"No it's not," she said. She peered out the French doors to the backyard. "It's out there." In her defense, we had seen the moon in the daytime sky a few weeks earlier.


"It's too cloudy," I said.


"It's on the other side of the world," my husband said again. Sometimes he thinks we ignore him.


She craned her neck so she could see more sky. "I can't find it," my daughter said.


"Trust me," my husband said.


My daughter crossed her arms. "I want to see the moon," she said.


My husband reached for her toy phone, which was sitting on the coffee table.


"Hello?" he said into it. "Is this the moon?" He paused. "Where are you now?" He listened and nodded and then looked over at our daughter. "Oh, the other side of the world?" He paused. "Would you mind telling my daughter that?" He held the phone out to her. "The moon wants to talk to you," he said.


She took the phone and held it to her ear. "Hello, Moon," she said. She listened for a moment. "OK," she said. "I understand. Goodbye." She lowered the phone and turned back to my husband. "The moon says that it is half up today," she said. "And that you are wrong."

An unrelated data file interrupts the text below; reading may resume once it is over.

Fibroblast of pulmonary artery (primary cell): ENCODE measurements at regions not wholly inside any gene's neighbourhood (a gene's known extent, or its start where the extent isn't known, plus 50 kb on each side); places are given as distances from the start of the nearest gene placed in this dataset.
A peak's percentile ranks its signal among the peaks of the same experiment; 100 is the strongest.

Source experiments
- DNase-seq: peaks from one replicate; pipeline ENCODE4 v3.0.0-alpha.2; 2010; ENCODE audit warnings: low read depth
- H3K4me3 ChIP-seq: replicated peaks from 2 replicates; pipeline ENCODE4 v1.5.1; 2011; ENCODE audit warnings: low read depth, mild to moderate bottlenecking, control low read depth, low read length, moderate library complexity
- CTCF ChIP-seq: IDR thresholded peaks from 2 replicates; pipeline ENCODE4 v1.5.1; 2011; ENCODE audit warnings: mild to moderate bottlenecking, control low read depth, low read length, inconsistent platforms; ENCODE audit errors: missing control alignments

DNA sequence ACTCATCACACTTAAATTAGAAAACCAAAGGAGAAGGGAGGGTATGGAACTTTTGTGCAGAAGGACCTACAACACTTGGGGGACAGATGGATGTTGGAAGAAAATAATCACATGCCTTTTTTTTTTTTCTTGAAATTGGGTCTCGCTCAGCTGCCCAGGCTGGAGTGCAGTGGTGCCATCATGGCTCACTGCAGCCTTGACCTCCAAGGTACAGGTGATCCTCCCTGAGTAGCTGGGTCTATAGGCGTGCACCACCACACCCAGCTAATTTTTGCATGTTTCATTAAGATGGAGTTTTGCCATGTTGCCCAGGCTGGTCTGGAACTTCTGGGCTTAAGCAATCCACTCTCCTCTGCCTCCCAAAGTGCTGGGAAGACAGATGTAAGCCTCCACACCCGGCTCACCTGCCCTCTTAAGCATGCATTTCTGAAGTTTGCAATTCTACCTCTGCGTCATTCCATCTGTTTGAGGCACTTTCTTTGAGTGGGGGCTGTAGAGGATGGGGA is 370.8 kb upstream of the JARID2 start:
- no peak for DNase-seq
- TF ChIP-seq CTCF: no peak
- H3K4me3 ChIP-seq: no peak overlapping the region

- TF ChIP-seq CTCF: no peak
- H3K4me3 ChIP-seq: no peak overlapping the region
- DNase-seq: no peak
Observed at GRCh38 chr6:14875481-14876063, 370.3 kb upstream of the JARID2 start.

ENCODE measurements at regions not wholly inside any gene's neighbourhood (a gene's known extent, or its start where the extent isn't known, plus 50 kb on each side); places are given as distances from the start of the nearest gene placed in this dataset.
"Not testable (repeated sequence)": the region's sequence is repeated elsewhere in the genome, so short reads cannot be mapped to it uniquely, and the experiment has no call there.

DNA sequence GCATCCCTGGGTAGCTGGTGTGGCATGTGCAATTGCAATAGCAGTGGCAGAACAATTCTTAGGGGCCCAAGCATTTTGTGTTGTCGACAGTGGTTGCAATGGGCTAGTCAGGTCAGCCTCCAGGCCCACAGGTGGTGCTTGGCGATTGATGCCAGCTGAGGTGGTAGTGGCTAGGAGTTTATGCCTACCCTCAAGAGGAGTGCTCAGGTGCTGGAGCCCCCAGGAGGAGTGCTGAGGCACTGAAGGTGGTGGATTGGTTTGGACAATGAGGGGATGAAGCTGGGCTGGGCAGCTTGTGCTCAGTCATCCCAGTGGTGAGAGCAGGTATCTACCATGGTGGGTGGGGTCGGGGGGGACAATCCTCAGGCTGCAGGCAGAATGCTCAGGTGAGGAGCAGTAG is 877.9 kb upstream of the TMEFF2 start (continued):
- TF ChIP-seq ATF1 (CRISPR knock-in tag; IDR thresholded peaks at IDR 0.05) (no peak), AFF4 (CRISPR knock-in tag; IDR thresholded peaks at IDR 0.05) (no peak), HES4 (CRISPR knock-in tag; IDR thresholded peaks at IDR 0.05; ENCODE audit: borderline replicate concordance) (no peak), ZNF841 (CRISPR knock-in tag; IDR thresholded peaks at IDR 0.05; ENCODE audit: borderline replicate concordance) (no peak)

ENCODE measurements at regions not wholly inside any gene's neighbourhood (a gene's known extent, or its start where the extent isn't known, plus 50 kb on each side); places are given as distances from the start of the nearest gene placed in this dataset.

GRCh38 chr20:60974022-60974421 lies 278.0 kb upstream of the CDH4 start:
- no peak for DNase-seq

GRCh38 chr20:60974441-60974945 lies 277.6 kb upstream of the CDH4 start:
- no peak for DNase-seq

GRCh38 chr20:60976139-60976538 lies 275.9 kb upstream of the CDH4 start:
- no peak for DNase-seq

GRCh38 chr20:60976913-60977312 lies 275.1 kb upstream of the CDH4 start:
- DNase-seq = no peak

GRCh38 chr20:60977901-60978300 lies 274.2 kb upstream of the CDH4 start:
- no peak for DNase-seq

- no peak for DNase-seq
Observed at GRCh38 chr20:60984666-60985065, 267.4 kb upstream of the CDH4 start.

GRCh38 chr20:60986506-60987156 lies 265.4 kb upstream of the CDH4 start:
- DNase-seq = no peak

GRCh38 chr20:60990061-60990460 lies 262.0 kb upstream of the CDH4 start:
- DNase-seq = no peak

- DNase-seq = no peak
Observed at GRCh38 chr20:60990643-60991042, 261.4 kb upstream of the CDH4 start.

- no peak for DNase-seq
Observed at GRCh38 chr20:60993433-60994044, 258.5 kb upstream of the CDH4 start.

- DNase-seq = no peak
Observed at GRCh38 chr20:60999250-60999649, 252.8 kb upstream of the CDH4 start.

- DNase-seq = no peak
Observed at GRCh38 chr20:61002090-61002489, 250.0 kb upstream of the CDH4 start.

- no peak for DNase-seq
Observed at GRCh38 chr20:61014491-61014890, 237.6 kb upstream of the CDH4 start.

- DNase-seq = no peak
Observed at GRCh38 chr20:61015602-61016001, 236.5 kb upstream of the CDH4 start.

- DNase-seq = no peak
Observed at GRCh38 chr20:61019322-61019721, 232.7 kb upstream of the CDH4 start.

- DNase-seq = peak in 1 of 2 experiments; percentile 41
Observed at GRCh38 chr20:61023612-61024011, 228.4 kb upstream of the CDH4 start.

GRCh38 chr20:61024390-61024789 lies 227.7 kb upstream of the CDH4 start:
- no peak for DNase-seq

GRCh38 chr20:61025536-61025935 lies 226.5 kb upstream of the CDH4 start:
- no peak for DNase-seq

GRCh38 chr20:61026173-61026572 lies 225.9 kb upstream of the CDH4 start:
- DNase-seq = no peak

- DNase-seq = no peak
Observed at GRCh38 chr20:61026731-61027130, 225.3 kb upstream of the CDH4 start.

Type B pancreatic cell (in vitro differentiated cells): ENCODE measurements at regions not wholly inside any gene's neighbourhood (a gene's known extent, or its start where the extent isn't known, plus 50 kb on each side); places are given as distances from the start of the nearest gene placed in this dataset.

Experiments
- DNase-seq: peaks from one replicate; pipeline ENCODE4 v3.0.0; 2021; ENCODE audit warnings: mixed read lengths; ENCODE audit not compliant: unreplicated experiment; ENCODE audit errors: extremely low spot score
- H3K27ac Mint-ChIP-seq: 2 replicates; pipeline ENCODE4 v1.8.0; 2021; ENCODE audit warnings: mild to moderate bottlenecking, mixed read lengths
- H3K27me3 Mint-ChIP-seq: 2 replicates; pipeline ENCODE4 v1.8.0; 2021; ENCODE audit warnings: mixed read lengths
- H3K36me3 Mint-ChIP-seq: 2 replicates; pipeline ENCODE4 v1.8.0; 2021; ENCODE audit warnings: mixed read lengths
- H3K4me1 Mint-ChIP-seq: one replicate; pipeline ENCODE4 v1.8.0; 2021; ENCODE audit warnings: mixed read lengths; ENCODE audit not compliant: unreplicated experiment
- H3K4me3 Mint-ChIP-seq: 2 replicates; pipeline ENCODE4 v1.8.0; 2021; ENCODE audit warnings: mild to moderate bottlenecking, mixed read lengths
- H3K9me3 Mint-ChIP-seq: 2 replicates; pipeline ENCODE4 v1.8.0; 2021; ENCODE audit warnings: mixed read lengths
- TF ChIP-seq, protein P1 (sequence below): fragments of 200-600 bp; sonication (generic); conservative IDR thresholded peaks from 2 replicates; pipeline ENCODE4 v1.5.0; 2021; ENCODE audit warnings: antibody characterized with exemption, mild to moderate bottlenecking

Her imagination was intact, unicorn massacre notwithstanding.

Good Luck

My daughter is 3 1/2 and an only child, so I spend a lot of time trying to keep her busy. This requires coming up with a lot of activities, and my suggestions are fast and furious. 

Why don't you draw a tree! Do a puzzle! Build a fort! Every idea has an exclamation mark.

If I Gatling gun enough ideas, one will hit, and my daughter will go off happily with an activity.


Sometimes she just wants to crawl on me.

We were in the front yard this past week, after a long walk. I had walked. She had been in the stroller. We/I had walked a very long way to a bike store, which had been closed, and then back home, up a slight incline that I had barely noticed on the way to the bike store, but became K2 on the way back up pushing a 35-pound kid.